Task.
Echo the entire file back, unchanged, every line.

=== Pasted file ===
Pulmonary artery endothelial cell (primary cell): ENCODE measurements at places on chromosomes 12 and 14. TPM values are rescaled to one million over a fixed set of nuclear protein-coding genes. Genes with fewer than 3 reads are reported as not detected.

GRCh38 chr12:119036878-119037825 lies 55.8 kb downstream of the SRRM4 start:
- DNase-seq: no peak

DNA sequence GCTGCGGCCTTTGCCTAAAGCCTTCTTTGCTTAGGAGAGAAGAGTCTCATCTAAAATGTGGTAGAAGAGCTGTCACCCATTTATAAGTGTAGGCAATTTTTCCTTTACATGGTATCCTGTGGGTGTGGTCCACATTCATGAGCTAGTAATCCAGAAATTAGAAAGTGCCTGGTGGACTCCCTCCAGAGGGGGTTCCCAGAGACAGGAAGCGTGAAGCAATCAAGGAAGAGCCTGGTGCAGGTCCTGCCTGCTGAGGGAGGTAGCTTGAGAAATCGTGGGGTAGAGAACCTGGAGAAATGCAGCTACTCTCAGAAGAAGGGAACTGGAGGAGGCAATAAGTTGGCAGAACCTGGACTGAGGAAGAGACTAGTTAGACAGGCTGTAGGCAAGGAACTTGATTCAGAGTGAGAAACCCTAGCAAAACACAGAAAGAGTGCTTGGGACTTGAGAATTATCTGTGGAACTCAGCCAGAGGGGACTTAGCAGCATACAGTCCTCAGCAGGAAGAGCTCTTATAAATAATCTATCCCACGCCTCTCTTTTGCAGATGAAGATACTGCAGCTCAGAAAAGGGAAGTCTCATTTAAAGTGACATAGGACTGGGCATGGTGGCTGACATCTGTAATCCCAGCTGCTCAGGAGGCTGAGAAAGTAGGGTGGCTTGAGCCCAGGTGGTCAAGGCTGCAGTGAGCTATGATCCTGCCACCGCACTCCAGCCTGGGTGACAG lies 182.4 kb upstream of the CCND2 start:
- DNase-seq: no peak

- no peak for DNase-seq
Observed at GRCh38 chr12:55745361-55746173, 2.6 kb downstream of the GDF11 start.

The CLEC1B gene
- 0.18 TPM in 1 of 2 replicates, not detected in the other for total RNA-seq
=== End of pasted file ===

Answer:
Pulmonary artery endothelial cell (primary cell): ENCODE measurements at places on chromosomes 12 and 14. TPM values are rescaled to one million over a fixed set of nuclear protein-coding genes. Genes with fewer than 3 reads are reported as not detected.

GRCh38 chr12:119036878-119037825 lies 55.8 kb downstream of the SRRM4 start:
- DNase-seq: no peak

DNA sequence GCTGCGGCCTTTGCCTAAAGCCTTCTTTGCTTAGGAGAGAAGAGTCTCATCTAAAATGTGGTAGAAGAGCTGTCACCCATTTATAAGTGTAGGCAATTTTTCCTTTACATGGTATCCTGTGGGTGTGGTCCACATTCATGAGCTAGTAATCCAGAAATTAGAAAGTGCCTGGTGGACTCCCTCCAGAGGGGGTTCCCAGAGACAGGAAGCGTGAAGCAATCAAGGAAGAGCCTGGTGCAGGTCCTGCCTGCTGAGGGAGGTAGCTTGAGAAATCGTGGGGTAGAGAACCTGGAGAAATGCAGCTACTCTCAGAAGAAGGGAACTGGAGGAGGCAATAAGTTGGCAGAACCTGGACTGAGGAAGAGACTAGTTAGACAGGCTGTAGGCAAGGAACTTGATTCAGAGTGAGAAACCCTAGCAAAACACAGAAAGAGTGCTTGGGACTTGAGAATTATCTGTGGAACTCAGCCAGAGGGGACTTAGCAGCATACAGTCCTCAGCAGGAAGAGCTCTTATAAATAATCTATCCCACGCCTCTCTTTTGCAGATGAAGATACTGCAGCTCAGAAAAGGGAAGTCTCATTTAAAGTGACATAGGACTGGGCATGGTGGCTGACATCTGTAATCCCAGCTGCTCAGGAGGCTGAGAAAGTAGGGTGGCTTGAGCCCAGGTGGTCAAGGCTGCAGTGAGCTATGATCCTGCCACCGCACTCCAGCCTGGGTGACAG lies 182.4 kb upstream of the CCND2 start:
- DNase-seq: no peak

- no peak for DNase-seq
Observed at GRCh38 chr12:55745361-55746173, 2.6 kb downstream of the GDF11 start.

The CLEC1B gene
- 0.18 TPM in 1 of 2 replicates, not detected in the other for total RNA-seq